The first Shasta Yoga Fest was produced by Amy Cooper, owner of the Shasta Yoga Institute. She said her vision was “to create something for our community, to bring diversity and to bring vibrancy, both culturally and economically.”

Shasta Yoga Fest 2015 ended Sunday after three days of kirtan and asana practice enjoyed by out of town visitors and locals alike.

The festival was produced by Amy Cooper, owner of the Shasta Yoga Institute. She said her vision was “to create something for our community, to bring diversity and to bring vibrancy, both culturally and economically.”

She said about one-third of those attending were local, the rest from out of the area.

Although the number of reservations for the weekend was about 75, “we probably had more than 125 people participating overall, because some came just for certain parts of the event,” Cooper said.

A yoga teacher for more than 30 years, Cooper has developed relationships with other instructors from Seattle to Los Angeles.

“The teachers who came were very generous in helping us create this first year event,” she said.

Instructors led participants in asana, or yoga postures, at the Institute.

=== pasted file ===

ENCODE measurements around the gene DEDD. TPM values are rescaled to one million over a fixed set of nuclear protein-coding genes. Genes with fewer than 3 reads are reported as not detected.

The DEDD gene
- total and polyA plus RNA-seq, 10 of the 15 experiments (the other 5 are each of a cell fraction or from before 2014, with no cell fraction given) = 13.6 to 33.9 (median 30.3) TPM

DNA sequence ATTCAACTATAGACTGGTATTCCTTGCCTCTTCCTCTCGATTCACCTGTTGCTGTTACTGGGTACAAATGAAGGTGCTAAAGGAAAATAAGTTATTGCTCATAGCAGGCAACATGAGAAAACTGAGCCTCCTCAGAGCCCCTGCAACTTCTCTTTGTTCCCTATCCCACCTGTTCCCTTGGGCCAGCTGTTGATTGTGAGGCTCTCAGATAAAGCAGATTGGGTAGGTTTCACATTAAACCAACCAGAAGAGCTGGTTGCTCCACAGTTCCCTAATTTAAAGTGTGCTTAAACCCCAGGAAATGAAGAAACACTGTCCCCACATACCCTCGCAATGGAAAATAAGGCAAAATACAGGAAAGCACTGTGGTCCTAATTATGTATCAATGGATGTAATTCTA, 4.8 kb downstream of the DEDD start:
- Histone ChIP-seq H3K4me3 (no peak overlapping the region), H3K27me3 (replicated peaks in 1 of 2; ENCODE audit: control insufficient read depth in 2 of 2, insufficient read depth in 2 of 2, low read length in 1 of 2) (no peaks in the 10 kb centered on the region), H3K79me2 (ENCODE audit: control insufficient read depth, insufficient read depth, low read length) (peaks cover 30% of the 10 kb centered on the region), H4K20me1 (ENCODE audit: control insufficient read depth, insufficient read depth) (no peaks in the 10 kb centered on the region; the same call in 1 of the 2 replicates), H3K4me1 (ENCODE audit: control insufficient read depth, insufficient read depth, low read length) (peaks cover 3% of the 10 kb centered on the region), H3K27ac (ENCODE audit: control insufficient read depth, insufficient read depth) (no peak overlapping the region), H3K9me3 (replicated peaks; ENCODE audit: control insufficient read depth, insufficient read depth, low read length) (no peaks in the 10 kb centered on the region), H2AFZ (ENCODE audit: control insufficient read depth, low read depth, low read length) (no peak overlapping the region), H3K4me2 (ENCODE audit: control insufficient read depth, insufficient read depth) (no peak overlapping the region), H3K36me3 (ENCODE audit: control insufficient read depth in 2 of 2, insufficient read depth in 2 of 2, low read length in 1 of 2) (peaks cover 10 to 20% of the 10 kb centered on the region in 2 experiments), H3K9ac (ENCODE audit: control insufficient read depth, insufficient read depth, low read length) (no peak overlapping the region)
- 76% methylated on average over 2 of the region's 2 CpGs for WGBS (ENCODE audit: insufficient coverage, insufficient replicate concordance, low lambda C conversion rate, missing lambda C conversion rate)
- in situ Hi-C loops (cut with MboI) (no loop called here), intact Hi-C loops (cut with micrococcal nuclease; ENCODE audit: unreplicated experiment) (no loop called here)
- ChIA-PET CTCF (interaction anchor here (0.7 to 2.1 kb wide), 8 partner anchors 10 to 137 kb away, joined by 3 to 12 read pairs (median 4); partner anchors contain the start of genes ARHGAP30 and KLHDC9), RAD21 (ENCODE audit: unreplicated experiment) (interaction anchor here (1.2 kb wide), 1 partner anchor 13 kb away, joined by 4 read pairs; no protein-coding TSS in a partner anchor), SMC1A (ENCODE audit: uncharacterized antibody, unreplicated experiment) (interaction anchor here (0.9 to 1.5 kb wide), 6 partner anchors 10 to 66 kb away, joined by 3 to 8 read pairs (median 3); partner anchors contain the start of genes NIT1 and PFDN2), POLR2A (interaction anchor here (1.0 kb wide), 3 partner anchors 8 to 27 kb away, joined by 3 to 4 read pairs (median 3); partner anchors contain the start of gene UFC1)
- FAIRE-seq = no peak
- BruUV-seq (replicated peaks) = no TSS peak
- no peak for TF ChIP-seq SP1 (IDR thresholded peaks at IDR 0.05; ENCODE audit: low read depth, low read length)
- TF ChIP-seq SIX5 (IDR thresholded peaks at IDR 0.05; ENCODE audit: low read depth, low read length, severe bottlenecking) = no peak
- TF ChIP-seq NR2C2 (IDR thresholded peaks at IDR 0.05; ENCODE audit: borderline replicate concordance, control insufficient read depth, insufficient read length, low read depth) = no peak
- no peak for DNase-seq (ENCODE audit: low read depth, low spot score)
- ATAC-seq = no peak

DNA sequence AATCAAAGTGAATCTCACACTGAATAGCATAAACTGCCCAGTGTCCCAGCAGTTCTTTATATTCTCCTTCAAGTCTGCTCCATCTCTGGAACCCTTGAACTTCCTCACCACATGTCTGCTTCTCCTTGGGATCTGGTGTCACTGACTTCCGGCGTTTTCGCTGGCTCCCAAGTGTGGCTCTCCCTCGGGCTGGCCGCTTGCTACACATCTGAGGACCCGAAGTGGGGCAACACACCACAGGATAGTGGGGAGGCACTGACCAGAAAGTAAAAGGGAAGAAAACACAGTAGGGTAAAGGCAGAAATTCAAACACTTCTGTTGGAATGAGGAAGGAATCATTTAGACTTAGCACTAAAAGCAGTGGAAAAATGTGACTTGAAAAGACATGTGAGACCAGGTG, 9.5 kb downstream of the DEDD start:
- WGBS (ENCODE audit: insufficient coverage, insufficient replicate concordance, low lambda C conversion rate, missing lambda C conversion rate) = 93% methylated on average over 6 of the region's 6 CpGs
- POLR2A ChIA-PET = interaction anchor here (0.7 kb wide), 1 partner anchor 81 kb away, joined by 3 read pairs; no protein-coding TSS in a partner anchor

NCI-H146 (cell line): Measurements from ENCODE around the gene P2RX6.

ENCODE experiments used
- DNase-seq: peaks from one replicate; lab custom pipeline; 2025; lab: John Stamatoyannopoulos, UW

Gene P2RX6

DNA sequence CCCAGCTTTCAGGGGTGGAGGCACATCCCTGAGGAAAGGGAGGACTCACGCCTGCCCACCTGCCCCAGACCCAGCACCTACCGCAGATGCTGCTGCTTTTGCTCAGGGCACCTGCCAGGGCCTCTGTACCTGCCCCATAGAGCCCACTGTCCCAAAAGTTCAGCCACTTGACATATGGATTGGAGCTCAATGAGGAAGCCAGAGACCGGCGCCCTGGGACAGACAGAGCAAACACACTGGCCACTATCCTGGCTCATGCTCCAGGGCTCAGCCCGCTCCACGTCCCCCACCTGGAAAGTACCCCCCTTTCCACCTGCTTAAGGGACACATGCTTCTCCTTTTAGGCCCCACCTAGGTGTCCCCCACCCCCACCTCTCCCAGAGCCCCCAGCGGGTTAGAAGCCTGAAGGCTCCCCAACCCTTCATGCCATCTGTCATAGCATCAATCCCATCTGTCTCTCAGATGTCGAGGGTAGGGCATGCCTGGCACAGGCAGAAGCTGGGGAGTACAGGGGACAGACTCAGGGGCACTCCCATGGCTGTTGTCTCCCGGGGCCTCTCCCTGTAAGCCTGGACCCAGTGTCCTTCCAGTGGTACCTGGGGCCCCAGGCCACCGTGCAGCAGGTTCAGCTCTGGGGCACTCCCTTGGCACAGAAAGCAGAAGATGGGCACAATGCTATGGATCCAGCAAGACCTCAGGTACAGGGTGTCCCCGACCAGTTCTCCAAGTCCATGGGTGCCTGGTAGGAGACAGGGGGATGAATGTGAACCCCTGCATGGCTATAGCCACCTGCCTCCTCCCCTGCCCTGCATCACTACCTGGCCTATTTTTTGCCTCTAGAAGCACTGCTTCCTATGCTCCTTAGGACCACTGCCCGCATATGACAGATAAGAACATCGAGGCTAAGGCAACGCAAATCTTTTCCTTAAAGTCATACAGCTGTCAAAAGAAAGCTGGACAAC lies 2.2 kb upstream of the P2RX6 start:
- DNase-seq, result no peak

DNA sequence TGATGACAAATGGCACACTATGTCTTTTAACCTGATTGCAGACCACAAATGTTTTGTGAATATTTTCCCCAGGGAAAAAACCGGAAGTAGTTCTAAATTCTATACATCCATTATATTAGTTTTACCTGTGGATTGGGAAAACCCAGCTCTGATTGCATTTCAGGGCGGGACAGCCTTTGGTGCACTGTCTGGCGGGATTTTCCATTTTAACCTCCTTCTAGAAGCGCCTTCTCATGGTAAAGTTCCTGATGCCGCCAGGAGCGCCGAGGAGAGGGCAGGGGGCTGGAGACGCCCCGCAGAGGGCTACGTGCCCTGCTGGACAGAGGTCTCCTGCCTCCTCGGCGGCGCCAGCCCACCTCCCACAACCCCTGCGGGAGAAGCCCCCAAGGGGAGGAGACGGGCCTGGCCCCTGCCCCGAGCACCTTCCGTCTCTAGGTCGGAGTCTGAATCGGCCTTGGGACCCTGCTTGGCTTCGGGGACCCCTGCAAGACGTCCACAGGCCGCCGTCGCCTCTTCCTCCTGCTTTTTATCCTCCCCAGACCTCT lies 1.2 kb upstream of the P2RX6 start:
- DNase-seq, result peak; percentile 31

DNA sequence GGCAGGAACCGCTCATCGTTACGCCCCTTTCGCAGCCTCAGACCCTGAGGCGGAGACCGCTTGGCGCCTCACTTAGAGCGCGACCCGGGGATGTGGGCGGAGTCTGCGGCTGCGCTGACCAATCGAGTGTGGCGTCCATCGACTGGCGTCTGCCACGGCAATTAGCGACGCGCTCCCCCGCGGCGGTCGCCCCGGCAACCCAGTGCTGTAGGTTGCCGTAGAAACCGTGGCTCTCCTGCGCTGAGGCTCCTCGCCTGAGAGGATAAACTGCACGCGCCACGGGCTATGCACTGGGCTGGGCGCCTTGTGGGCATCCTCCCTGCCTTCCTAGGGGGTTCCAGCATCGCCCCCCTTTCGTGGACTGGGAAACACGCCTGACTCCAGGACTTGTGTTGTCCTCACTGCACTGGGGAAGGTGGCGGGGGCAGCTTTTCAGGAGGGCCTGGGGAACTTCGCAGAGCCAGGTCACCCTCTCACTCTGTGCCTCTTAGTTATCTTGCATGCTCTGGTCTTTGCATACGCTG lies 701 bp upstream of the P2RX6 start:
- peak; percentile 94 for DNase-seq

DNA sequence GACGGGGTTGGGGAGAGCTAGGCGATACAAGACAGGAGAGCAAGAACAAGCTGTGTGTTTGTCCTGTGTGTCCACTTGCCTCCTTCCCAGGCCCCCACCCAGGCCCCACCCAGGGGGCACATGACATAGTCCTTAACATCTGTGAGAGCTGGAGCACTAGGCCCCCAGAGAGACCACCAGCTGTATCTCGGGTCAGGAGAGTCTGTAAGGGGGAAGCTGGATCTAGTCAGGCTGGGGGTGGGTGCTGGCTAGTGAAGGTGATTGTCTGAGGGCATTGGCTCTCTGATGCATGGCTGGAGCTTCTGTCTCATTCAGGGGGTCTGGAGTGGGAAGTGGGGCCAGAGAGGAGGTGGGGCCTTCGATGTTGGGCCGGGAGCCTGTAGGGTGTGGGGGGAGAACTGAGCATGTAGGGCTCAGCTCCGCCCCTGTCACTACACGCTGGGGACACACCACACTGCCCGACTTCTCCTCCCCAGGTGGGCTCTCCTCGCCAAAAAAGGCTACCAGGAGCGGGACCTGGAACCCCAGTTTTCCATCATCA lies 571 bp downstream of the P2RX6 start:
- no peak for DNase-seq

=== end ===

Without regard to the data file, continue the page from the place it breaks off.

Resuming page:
“People were really happy with the quality of the yoga instruction,” Cooper reported.

Across the street, in the Shasta Base Camp backyard, a tented stage was set up for the musical practice called kirtan.

Kirtan leader Katie Wise, from Boulder, Colo., said the musical form is a kind of call and response, a devotional chanting sent out by the leader and chanted back by the participants. “It’s communal – a spiritual practice, not just a performance.”

Wise suggested that “most people use the voice to get to god.” Each kirtan chant has a different feeling, depending on which god or goddess is being addressed, she explained.

Kirtan leader Mike Cohen said he and the other two primary kirtan leaders came from different parts of the country to participate at Shasta Yoga Fest.

Cooper said that although planning for the event started too late to attract financial sponsors, local businesses donated their venues for festival use.

“Shasta Base Camp donated their backyard for the music, Berryvale donated their park, and Mount Shasta Quantum Healing Center donated their yard for vendors,” she said.

Cooper is hoping to get started earlier next year and increase sponsor participation.

She said Shasta Regional Community Foundation had people who were interested, but the festival would need non-profit involvement or status.

Wise said she visited Lake Siskiyou and StewartMineral Springs while she was in town for the festival, and stayed in a vacation cabin in the woods that she found delightful. She called Berryvale “a second home.”

While she didn’t do any climbing on the mountain last weekend, Wise intends to next time she’s here.

“We all felt nature and the mountain around us throughout the weekend,” she said.